Gartner reports that worldwide server shipments have declined by 4.2% in the first quarter of 2017.
Not a surprise considering the growth in cloud adoption but there are several points of interest.
One is that although Hewlett Packard Enterprise (HPE) is still ahead in revenue (over $3 billion revenue and 24% market share), Dell EMC is catching up, still number two with 19% share but posting growth of 4.5% versus 8.7% decline for HPE.
In unit shipments, Dell EMC is now fractionally ahead, with 17.9% market share and growth of 0.5% versus HPE at 16.8% and decline of 16.7%.
Clearly Dell is doing something right where HPE is not, possibly through synergy with its acquisition of storage vendor EMC (announced October 2015, completed September 2016).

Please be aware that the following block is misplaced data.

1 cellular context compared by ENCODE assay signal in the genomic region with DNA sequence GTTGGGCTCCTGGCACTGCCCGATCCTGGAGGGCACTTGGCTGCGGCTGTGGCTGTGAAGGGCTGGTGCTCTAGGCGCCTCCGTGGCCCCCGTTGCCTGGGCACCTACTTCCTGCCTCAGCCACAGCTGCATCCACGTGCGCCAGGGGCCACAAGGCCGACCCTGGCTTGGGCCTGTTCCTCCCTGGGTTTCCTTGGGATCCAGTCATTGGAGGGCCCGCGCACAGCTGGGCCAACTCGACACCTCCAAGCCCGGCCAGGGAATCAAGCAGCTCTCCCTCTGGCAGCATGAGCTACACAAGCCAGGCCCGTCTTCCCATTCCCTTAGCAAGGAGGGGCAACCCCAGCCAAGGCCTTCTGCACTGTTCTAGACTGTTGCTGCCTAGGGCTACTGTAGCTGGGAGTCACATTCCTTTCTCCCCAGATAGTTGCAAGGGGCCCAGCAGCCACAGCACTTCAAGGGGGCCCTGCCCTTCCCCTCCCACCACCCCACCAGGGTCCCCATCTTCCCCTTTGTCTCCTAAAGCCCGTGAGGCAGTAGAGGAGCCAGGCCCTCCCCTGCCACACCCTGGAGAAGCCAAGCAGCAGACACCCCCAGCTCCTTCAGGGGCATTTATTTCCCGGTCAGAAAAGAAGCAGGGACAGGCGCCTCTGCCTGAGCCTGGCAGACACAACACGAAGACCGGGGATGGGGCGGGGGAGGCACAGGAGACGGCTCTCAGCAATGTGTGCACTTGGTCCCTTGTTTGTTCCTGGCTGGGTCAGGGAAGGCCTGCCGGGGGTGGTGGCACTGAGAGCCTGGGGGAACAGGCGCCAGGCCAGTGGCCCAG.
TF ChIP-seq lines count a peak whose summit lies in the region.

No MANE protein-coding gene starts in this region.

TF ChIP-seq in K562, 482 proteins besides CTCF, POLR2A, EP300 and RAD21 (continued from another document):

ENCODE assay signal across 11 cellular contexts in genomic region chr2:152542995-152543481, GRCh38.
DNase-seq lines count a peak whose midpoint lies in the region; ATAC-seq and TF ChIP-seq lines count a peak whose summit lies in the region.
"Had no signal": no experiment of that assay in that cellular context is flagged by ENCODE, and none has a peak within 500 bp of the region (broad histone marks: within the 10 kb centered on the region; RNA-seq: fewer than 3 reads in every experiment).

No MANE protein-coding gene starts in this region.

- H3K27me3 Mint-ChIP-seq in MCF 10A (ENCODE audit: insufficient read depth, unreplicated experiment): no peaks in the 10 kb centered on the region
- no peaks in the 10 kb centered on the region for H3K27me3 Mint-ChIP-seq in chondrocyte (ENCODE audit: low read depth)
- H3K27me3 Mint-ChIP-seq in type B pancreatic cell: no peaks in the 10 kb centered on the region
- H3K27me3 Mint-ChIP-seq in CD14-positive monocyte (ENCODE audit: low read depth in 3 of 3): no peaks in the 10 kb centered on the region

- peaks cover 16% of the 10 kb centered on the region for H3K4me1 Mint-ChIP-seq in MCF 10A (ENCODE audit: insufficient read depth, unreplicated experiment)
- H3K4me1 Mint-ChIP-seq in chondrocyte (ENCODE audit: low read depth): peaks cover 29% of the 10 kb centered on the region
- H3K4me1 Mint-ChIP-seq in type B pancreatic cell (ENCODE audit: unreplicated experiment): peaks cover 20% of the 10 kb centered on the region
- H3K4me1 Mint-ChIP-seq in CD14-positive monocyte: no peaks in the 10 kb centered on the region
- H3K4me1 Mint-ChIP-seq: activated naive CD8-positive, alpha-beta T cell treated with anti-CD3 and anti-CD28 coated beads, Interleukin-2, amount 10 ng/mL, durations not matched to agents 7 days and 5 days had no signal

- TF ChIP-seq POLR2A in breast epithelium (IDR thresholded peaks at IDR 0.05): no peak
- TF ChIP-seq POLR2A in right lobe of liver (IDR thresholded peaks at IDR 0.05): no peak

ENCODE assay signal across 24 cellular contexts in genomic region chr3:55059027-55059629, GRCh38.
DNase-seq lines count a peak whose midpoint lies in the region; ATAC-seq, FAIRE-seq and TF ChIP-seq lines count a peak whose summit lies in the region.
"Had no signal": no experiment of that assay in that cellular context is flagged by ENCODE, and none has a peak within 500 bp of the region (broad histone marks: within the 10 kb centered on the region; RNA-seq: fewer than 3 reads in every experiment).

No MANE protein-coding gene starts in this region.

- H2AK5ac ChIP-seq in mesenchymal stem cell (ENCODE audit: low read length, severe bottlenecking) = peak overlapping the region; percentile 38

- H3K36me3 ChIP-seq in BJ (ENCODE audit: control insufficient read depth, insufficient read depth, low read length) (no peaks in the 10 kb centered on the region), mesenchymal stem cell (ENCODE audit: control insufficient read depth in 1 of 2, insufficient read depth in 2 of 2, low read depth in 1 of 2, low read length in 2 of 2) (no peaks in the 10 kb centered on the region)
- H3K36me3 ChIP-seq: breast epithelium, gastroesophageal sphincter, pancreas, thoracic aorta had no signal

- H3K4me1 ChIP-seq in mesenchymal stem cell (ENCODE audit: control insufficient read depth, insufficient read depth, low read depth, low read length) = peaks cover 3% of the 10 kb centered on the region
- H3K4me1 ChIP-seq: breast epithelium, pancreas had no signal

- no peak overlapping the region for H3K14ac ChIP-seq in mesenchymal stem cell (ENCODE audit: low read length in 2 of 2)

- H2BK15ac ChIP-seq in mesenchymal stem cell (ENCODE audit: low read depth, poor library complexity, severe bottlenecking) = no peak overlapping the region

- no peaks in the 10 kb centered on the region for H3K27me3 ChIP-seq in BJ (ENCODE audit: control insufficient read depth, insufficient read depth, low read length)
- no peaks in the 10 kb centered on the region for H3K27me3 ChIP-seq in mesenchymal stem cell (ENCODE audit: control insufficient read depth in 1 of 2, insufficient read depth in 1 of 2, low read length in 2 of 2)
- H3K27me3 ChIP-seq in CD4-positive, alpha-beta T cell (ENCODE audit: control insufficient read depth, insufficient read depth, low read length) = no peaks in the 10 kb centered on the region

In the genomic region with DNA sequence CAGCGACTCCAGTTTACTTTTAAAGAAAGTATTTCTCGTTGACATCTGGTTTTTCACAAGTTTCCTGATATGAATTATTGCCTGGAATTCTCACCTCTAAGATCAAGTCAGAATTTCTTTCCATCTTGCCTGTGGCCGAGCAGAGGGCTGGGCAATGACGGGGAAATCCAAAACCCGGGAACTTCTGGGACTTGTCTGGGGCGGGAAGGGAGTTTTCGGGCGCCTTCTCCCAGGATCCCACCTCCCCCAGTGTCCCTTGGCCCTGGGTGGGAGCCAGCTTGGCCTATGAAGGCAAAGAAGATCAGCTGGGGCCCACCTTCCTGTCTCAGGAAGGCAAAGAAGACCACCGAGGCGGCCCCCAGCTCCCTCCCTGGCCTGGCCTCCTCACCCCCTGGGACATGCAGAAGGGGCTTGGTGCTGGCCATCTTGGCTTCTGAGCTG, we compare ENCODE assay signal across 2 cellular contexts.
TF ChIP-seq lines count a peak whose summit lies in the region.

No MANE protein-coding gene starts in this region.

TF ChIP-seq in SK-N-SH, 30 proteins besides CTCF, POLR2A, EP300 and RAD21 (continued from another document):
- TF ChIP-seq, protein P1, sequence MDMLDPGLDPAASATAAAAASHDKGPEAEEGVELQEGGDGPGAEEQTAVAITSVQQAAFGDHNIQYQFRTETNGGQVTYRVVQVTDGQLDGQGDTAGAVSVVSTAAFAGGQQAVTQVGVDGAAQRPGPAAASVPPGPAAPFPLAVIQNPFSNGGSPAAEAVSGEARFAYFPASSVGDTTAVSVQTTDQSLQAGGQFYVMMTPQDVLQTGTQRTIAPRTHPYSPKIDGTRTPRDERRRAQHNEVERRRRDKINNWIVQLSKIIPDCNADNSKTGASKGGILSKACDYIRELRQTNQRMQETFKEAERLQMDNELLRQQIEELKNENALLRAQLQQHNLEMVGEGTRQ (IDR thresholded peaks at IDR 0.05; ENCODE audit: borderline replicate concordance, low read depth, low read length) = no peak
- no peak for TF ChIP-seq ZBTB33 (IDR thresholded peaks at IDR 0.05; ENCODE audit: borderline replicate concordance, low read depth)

The larger picture though is not great for server vendors. Businesses are buying fewer servers since cloud-hosted servers or services are a good alternative. For example, SMBs who in the past might run Exchange are tending to migrate to Office 365 or perhaps G Suite (Google apps). Maybe there is still a local server for Active Directory and file server duties, or maybe just a NAS (Networked Attached Storage).
It follows that the big cloud providers are buying more servers but such is their size that they do not need to buy from Dell or HPE, they can go directly to ODMs (Original Design Manufacturers) and tailor the hardware to their exact needs.
Does that mean you should think twice before buying new servers? Well, it is always a good idea to think twice, but it is worth noting that going cloud is not always the best option. Local servers can be much cheaper than cloud VMs as well as giving you complete control over your environment. Doing the sums is not easy and there are plenty of “it depends”, but it is wrong to assume that cloud is always the right answer.